Various classifications for migraines include classic migraine and migraine with aura. Common migraines, also referred to as migraines without an aura, start out as painless headaches.

It is neither a psychological nor social condition; instead, migraine is a genetic, chronic disease similar to asthma or Diabetes. Although migraines do not yet have a cure, treatments are getting better at managing them.

The treatment plan involves determining the factors that cause headaches, altering lifestyle to avoid them, and using drugs and other treatment methods to treat headaches.

Sinus Headaches  

Although pressure around the eyes, forehead and cheeks is typically indicative of a sinus headache, other diseases may also be to blame. A migraine, sinusitis or stress headache could be possible causes.

A sinus headache may worsen while bending forward or lying down, in addition to the pressure and pain in the forehead, cheeks, and area behind the eyes. This headache may also be accompanied by other cold-like symptoms such as a sore throat, fever, cough and weariness.

A sinus headache can be distinguished from a migraine headache by several symptoms. A migraine typically gets worse with sound or strong light, whereas a sinus headache comes with nausea or vomiting.

Rebound Headaches  

Overuse of painkillers may be the root cause of rebound headaches that occur daily or nearly daily. These headaches start in the morning. There are daily variations in the headache’s position and intensity. 

Rebound headache sufferers may also experience nausea, nervousness, irritability, melanchol, or trouble sleeping. Rebound headaches seem to be a potential side effect of any painkiller. 

When the person stops taking the painkiller, rebound headaches typically stop as well. Though it may be challenging in the short term, a doctor can assist in overcoming rebound headaches for long-term relief.

Icepick Headaches  

The unusual headache, known as an ice pick headache, also known as an idiopathic or primary stabbing headache, is characterised by extremely brief pain stabs that occur in the frontal or temporal region. 

It primarily affects women. Ice pick headache occurs along with nausea, vomiting, photophobia and vertigo.

There are two types of it—primary and secondary, with secondary causes including multiple sclerosis, meningiomas, stroke and herpes zoster meningoencephalitis as examples. 

Thunderclap Headache 

Thunderclap Headache (TCH) is characterised as a severe type of headache that starts suddenly, resembling a clap of thunder, peaks within 30 seconds to a minute of the commencement, and often subsides over the course of a few hours. The victims frequently describe it as the worst headache they have ever had.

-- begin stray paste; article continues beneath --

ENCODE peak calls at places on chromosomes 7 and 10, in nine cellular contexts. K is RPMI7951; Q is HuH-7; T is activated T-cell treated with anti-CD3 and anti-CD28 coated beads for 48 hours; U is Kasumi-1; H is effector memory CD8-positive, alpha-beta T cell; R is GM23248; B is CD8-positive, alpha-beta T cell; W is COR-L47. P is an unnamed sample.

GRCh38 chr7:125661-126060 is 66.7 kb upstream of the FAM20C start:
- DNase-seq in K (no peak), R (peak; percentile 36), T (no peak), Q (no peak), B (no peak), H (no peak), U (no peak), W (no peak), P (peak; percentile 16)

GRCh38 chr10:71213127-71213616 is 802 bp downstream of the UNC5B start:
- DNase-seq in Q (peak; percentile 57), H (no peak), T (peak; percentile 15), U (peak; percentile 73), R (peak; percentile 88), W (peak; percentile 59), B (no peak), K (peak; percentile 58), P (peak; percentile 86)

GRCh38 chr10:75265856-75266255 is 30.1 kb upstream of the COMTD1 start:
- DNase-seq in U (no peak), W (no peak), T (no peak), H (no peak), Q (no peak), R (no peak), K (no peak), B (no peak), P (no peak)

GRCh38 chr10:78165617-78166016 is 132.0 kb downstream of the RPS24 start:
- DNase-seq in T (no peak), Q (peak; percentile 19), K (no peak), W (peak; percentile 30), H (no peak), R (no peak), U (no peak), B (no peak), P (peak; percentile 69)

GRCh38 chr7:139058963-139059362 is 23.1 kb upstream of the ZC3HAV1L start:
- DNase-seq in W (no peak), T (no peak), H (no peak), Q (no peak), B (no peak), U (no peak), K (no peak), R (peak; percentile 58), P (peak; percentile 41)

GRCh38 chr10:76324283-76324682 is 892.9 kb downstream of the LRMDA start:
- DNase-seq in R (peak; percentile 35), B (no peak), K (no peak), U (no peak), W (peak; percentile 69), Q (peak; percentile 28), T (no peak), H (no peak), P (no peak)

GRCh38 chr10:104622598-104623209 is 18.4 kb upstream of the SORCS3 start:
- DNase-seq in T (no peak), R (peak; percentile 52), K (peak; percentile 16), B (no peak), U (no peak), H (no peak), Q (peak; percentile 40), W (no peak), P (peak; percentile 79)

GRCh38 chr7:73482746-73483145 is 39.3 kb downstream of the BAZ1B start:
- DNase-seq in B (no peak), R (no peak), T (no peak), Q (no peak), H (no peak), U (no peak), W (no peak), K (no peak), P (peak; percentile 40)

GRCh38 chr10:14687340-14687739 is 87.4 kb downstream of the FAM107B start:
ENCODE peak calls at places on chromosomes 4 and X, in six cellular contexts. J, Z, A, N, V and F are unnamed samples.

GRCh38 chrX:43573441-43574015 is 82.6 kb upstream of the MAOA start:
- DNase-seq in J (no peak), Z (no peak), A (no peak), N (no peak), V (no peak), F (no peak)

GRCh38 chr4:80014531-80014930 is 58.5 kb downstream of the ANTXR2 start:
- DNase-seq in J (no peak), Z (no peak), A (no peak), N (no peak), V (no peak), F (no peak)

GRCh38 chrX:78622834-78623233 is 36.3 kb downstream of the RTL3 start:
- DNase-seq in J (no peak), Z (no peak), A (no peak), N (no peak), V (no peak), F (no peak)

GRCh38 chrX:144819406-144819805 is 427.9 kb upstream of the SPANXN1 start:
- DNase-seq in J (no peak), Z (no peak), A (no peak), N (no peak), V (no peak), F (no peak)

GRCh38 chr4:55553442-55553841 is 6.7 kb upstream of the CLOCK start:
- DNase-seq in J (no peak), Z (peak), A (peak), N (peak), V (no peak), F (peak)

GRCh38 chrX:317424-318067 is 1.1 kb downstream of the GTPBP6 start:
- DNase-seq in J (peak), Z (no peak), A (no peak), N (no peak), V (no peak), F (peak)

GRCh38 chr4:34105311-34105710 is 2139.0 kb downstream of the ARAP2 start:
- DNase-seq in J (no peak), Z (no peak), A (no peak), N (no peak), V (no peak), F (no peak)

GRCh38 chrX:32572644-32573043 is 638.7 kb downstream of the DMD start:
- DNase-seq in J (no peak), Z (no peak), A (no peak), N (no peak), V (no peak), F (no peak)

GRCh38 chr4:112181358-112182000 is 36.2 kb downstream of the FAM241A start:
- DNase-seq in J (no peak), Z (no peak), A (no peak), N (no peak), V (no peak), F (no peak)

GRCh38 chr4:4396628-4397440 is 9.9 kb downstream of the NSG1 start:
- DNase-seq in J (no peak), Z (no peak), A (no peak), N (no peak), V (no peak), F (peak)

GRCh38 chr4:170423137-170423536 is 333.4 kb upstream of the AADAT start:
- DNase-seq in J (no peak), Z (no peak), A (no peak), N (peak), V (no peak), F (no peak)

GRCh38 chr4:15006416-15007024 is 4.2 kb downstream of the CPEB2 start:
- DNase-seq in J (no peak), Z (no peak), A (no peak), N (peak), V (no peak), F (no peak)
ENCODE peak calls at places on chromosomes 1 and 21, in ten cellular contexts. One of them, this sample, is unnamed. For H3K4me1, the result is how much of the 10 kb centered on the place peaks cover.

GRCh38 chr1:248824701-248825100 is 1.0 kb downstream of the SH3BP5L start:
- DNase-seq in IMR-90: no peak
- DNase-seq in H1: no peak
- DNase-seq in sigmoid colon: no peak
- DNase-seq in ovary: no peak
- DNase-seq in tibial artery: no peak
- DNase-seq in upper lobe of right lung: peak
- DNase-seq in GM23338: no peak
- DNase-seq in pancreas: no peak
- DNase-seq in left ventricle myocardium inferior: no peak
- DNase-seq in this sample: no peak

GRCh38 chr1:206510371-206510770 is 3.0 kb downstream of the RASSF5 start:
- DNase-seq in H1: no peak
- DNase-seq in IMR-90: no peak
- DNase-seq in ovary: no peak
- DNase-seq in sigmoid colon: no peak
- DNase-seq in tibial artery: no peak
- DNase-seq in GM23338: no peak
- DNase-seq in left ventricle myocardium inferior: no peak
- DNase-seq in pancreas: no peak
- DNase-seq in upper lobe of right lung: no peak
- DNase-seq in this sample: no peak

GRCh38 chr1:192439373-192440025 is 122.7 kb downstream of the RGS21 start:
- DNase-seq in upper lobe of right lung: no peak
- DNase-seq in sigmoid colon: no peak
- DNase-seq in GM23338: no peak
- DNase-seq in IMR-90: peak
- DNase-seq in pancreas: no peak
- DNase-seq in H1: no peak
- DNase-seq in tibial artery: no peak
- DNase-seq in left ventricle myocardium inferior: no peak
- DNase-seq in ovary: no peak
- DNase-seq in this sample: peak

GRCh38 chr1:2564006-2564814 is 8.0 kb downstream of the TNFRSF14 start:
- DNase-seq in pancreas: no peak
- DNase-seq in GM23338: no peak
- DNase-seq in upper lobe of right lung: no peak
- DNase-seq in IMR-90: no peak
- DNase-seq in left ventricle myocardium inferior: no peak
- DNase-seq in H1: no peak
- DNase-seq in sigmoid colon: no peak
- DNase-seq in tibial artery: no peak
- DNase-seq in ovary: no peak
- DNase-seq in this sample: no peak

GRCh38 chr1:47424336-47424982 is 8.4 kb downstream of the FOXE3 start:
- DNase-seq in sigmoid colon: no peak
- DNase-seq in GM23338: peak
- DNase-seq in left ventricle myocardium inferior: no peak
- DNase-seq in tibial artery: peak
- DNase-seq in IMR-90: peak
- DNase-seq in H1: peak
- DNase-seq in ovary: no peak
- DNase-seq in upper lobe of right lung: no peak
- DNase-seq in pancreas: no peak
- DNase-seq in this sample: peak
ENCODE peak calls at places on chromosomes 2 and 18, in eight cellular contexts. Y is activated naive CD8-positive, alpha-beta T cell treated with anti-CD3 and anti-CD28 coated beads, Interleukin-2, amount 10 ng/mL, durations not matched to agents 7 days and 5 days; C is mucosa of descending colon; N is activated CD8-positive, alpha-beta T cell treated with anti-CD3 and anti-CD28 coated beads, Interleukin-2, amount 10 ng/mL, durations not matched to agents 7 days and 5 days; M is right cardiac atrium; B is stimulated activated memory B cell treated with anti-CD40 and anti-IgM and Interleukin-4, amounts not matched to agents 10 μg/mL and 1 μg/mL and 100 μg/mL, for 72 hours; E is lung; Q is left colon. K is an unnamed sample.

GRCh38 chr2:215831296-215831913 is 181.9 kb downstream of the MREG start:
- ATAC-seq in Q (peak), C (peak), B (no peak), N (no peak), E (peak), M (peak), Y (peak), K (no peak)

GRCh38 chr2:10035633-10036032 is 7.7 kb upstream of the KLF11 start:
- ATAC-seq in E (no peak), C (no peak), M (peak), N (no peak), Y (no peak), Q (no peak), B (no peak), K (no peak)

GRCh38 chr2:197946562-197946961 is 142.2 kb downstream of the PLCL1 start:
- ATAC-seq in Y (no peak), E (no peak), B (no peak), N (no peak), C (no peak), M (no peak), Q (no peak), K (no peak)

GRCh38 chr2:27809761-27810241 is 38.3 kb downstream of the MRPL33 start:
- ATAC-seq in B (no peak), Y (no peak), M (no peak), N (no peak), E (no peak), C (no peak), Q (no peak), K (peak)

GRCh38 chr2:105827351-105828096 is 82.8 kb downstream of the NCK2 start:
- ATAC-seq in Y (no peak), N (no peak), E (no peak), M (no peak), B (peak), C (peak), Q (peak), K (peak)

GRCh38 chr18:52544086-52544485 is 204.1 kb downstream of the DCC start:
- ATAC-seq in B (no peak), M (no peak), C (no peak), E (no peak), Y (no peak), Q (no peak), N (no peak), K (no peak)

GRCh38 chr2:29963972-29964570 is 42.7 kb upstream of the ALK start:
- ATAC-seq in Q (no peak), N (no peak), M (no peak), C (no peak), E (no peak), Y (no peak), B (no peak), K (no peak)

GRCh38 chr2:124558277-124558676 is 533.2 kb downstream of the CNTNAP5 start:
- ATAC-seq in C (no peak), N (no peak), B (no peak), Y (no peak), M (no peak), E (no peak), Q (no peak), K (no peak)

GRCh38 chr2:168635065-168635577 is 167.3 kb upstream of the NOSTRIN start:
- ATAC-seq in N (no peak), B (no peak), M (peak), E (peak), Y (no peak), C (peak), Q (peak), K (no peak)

Spinal headache 

When fluid from the spine leaks, it disrupts the fluid pressure around the brain, strains the brain’s nerves, and causes headaches.

This type of headache is prone to some predicted risk factors. For instance, a third of individuals who have a spinal tap experience spinal headache (AKA lumbar puncture). 

To do a spinal tap, a physician inserts a spinal needle into the spinal canal in the lower back. Spinal fluid may occasionally seep out of the epidural area at the needle puncture site.

When to see a doctor? 

Talking to a doctor while experiencing headaches of any kind is vital so they can provide a treatment plan or refer a specialist.

Seeing a doctor is advisable if the headaches are getting worse, more frequent or interfering with daily activities.

Seeking medical assistance is mandatory when the headache

  • Is the worst headache one has experienced
  • Causes loss of vision or consciousness
  • Triggers vomiting
  • Lasts more than 72 hours with less than 4 hours of pain-free time.


Headache is a pain in any area of the head, including the scalp, upper neck, face and interior of the head.

Headaches makes performing daily activities and working more difficult. Some people have headaches frequently. 

There are various therapeutic options available for treating headaches, depending on the type of headache. Finding appropriate treatment alternatives requires a process of trial and error method.


What exactly happens during a headache? 

Brain, blood vessels and surrounding nerve signals interact to cause headache discomfort. Specific nerves that impact muscles and blood vessels are activated during a headache. These nerves communicate pain to the brain.

Is it okay to sleep with a headache? 

Going to bed with an untreated migraine is not advisable since it could get worse over the course of the night and be challenging to treat in the morning. But, a small study has suggested that getting enough sleep can help relieve headache pain.

Why does squeezing help headaches? 

The fact that mechanically compressing or squeezing the scalp temporarily relieves pain suggests that at least some of the pain associated with migraine headaches may come from dilated blood vessels in the scalp.